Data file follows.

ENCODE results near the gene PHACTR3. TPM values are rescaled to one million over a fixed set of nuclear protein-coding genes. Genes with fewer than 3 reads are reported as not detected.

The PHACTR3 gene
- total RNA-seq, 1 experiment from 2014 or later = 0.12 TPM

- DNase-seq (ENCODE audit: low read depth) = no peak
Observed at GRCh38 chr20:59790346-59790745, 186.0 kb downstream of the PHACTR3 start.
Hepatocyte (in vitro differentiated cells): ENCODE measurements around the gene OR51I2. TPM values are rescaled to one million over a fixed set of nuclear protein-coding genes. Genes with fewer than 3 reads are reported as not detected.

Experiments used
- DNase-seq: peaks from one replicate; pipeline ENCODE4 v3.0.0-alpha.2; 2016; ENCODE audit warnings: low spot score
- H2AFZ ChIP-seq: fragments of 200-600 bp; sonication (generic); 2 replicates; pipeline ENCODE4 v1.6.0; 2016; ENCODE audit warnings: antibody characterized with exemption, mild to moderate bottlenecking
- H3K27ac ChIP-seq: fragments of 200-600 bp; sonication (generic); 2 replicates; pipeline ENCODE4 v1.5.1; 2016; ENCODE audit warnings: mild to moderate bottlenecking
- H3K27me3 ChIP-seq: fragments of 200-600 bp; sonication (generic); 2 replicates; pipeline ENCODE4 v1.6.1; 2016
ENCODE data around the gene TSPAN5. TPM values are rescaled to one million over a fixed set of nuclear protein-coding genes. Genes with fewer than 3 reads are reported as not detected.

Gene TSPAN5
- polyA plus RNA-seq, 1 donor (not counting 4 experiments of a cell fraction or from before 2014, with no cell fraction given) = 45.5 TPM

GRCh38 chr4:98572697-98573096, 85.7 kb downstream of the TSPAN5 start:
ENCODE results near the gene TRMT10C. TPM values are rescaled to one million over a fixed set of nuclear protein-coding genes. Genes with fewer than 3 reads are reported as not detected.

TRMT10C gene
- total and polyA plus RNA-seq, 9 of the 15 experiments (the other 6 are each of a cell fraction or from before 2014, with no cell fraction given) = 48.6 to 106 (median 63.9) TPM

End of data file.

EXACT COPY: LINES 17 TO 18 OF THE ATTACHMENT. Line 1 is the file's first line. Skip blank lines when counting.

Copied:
TRMT10C gene
- total and polyA plus RNA-seq, 9 of the 15 experiments (the other 6 are each of a cell fraction or from before 2014, with no cell fraction given) = 48.6 to 106 (median 63.9) TPM